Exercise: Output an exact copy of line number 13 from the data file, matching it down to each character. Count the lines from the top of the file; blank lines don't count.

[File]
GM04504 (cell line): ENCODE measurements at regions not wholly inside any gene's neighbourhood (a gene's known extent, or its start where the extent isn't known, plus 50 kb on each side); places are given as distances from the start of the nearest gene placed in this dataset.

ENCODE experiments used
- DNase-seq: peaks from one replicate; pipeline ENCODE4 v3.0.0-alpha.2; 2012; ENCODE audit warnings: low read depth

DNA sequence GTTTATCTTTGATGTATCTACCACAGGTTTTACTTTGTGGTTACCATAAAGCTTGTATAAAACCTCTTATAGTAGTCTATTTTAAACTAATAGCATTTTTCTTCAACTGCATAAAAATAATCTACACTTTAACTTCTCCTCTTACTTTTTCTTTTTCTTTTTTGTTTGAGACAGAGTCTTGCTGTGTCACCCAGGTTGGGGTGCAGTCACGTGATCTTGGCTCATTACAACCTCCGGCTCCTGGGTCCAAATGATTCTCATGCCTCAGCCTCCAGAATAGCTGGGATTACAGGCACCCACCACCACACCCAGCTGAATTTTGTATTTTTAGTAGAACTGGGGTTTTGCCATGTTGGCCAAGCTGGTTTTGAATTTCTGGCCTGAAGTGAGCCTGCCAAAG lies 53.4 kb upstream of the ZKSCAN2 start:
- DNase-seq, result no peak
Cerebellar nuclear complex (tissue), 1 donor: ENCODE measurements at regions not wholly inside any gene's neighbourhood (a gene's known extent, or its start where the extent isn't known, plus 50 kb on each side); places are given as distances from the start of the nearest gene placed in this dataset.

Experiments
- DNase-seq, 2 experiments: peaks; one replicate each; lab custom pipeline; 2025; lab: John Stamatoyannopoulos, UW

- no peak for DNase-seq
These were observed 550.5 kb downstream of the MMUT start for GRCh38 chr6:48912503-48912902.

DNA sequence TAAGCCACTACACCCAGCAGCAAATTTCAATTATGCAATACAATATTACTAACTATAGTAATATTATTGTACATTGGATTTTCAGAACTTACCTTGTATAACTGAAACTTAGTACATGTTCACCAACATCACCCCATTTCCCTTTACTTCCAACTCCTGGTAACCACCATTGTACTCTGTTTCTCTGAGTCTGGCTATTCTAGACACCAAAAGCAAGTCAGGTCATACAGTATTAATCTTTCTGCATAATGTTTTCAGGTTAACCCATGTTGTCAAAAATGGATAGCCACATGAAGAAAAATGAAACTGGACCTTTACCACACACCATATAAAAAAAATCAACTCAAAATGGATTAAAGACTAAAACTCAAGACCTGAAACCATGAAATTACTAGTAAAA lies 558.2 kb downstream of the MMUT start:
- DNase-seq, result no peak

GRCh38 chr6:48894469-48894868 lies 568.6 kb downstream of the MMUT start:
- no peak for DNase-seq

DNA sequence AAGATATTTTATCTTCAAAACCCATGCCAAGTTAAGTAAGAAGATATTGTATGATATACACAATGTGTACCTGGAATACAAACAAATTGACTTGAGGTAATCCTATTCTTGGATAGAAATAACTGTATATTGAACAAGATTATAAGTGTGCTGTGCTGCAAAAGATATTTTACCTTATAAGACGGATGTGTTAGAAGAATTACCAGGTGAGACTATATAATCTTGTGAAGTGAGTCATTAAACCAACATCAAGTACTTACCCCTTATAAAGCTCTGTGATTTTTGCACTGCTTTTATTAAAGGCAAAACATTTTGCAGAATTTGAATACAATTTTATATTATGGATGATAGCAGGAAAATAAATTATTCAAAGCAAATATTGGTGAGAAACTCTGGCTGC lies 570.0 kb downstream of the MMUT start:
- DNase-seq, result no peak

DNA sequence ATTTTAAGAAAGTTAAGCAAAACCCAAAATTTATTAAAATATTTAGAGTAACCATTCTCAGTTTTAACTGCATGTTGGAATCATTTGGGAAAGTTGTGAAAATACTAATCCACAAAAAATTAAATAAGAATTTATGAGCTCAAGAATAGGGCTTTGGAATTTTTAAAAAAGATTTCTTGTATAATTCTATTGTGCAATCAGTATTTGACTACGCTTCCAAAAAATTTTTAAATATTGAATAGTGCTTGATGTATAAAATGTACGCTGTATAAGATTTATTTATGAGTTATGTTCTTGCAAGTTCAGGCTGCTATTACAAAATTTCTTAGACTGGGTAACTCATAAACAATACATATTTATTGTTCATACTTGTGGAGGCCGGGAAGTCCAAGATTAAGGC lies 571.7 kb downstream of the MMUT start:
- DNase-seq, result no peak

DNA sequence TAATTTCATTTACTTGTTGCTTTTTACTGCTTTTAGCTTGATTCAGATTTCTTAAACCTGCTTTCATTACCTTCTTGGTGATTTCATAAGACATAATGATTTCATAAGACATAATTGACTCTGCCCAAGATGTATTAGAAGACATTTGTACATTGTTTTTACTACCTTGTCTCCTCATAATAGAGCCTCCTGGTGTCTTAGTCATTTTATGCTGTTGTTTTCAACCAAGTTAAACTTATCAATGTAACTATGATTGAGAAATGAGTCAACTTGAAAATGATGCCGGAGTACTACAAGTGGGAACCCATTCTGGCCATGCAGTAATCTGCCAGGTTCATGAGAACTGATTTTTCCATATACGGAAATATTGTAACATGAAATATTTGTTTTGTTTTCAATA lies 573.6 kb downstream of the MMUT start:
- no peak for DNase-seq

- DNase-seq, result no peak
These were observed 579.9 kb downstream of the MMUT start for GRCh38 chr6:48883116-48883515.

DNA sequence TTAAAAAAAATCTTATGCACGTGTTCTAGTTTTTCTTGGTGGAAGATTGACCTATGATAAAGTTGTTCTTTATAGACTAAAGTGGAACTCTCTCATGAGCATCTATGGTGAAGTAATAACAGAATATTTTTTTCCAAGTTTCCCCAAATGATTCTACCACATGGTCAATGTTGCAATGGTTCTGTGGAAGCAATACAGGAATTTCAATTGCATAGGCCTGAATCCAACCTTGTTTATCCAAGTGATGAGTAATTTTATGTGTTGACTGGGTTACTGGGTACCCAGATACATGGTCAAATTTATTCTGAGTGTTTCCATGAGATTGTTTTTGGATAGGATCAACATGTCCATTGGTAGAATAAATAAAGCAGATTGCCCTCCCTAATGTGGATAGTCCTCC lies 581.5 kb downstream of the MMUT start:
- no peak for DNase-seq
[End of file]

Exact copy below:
GRCh38 chr6:48894469-48894868 lies 568.6 kb downstream of the MMUT start: